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NEWS
By Mary Gail Hare, Liz F. Kay and Jacques Kelly and Mary Gail Hare, Liz F. Kay and Jacques Kelly,mary.gail.hare@baltsun.com, liz.kay@baltsun.com and jacques.kelly@baltsun.com | April 30, 2009
A water main break in southwest Baltimore County crippled train service along the Northeast corridor for most of Wednesday, and delays will continue into Thursday. Amtrak and MARC train service between Baltimore and Washington were stalled by the pre-dawn water main break in the 5100 block of Washington Blvd. in Halethorpe, affecting dozens of trains and thousands of passengers. Water, mud and tree branches covered the tracks. The major water main break was the second in two days. On Tuesday, a break blocks from the Inner Harbor flooded streets and closed offices and businesses in downtown Baltimore.
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NEWS
By Ellen Gamerman and Ellen Gamerman,SUN NATIONAL STAFF | June 8, 2002
LAUREL - Amid terrorism fears, the Environmental Protection Agency handed out the first grants yesterday in a $53 million program to help drinking water facilities draft new security plans. But even as the first ceremonial check was delivered - to a suburban Washington utility that serves more than 40 federal facilities as well as a large swath of Maryland - officials were fretting over where they would find the money to implement those anti-terror strategies. About 400 drinking water plants around the country will receive the study grants, which are to assess the vulnerability of the facilities to terrorist attacks and formulate plans to guard against the blocking or poisoning of water supplies going to suburban homes, street hydrants and government facilities.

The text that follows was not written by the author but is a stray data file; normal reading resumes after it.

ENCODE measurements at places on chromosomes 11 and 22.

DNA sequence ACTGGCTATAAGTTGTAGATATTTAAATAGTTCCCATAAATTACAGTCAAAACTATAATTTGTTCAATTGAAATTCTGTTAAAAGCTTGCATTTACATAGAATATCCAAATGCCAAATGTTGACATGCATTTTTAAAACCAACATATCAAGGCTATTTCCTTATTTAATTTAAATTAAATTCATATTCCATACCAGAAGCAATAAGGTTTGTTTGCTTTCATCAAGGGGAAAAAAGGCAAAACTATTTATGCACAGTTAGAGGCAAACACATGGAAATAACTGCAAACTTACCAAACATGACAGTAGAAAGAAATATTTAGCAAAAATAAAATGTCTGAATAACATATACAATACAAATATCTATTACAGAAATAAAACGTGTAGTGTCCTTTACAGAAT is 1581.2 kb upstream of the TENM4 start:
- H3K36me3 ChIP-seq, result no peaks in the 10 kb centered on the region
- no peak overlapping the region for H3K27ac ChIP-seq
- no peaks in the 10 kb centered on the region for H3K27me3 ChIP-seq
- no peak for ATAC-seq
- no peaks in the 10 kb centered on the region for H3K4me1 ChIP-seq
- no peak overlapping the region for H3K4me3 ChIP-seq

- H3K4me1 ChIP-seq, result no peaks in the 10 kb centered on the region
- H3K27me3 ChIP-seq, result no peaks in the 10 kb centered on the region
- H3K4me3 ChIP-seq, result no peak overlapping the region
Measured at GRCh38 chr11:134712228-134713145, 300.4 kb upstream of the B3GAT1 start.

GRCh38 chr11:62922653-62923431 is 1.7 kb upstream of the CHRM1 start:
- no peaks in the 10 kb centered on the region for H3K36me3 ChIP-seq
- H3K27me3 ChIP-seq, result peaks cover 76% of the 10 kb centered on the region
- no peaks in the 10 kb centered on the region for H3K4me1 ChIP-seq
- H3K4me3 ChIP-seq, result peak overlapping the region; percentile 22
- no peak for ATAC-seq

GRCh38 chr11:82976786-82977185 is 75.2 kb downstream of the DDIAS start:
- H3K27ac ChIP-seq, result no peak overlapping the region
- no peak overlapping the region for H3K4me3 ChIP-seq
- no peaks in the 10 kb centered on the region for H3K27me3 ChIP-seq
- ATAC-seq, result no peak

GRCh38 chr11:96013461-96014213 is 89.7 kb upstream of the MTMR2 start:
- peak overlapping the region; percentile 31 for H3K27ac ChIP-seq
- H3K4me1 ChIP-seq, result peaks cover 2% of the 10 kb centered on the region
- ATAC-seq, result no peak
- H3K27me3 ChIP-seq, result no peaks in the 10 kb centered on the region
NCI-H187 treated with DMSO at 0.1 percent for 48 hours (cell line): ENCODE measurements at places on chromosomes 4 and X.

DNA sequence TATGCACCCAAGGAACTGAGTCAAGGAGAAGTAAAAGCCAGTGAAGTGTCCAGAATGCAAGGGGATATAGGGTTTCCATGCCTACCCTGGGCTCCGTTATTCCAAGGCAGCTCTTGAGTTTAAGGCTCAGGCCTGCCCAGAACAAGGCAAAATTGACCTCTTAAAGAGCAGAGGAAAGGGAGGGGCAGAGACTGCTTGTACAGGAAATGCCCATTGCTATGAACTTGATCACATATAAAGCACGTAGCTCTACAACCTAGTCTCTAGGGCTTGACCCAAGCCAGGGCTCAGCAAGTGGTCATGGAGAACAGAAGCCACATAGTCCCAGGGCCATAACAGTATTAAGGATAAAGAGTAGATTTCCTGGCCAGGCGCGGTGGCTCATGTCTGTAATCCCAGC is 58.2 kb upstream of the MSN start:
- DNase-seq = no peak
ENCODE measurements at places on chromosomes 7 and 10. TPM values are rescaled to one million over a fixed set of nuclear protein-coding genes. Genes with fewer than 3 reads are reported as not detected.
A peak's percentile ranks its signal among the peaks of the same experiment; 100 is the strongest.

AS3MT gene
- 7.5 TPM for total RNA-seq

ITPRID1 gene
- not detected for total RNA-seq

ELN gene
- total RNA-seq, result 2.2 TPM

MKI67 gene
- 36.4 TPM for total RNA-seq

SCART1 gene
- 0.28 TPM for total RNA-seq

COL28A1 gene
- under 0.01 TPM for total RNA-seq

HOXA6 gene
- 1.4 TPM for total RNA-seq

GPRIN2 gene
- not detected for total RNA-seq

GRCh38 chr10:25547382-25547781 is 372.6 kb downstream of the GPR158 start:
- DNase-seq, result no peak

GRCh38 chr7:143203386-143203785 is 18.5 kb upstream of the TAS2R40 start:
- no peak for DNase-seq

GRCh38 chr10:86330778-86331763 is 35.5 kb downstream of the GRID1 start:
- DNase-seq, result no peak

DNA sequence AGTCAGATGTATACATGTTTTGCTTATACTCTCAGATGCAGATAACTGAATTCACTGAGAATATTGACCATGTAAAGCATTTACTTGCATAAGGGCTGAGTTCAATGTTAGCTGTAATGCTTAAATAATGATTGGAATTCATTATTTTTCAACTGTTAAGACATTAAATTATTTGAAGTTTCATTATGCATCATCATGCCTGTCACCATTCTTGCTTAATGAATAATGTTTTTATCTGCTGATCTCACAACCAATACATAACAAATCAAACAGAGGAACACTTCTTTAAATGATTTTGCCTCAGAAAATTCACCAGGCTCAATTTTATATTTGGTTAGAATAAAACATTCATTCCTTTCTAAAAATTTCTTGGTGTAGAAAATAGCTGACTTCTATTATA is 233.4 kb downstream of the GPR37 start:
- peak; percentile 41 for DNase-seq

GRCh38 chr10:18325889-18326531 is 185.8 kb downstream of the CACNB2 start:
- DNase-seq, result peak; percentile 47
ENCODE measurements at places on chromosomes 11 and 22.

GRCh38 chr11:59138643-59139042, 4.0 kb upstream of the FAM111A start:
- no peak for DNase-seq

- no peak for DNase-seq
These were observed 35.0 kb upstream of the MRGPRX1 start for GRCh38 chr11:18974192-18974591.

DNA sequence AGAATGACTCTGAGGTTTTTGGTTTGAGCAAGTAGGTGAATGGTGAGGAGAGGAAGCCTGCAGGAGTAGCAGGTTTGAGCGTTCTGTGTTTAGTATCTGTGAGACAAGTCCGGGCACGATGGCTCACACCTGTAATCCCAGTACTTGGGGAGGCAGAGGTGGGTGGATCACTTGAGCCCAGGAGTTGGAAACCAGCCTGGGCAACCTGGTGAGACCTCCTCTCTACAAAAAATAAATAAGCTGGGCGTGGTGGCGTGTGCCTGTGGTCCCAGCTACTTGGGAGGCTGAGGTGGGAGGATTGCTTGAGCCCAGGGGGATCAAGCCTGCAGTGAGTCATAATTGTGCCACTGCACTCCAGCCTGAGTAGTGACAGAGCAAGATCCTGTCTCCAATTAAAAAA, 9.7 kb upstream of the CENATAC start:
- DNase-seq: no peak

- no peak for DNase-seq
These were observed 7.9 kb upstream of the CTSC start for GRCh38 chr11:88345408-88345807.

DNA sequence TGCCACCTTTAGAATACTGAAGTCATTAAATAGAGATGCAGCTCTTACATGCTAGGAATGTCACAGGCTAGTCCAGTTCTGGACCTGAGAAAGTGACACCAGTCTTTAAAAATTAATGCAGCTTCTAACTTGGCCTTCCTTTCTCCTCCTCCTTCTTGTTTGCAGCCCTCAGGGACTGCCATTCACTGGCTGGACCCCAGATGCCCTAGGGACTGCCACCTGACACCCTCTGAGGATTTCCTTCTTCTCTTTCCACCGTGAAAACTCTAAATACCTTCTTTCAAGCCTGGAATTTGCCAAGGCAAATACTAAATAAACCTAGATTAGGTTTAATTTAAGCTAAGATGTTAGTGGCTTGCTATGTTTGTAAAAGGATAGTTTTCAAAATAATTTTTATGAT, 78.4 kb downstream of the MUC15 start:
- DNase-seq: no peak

NEWS
By Sheridan Lyons and Sheridan Lyons,SUN STAFF | March 11, 2004
Taneytown has decided to look into the costs of fluoridating its water supply after a recent visit from a delegation of Carroll County and state officials and a handful of dentists praising its health benefits. Perhaps more persuasive than health benefits was information about federal and state grants -- available on a first-come, first-served basis -- that can help pay for engineering and startup costs. "Fluoridating the water supply is a major public health initiative," said Lois Bankert, the oral health care program coordinator for the Carroll County Health Department, who led a presentation to the Town Council during a work session last week.
NEWS
By Mary Gail Hare and Mary Gail Hare,SUN STAFF | February 6, 2003
With only a few details to be worked out, the county commissioners have set a date to sign an agreement to help protect the Liberty Reservoir watershed - and, indirectly, augment the water supply for Carroll County residents. The commissioners, apparently within reach of an understanding with Baltimore City officials on conditions within the metropolitan area's Watershed Protection Agreement, have set Feb. 24 for a formal signing of the document. By signing the document, the commissioners would renew a promise originally made by the county in 1984 to safeguard watershed areas from rampant development.
NEWS
By Ted Shelsby and Ted Shelsby,SUN STAFF | July 11, 2004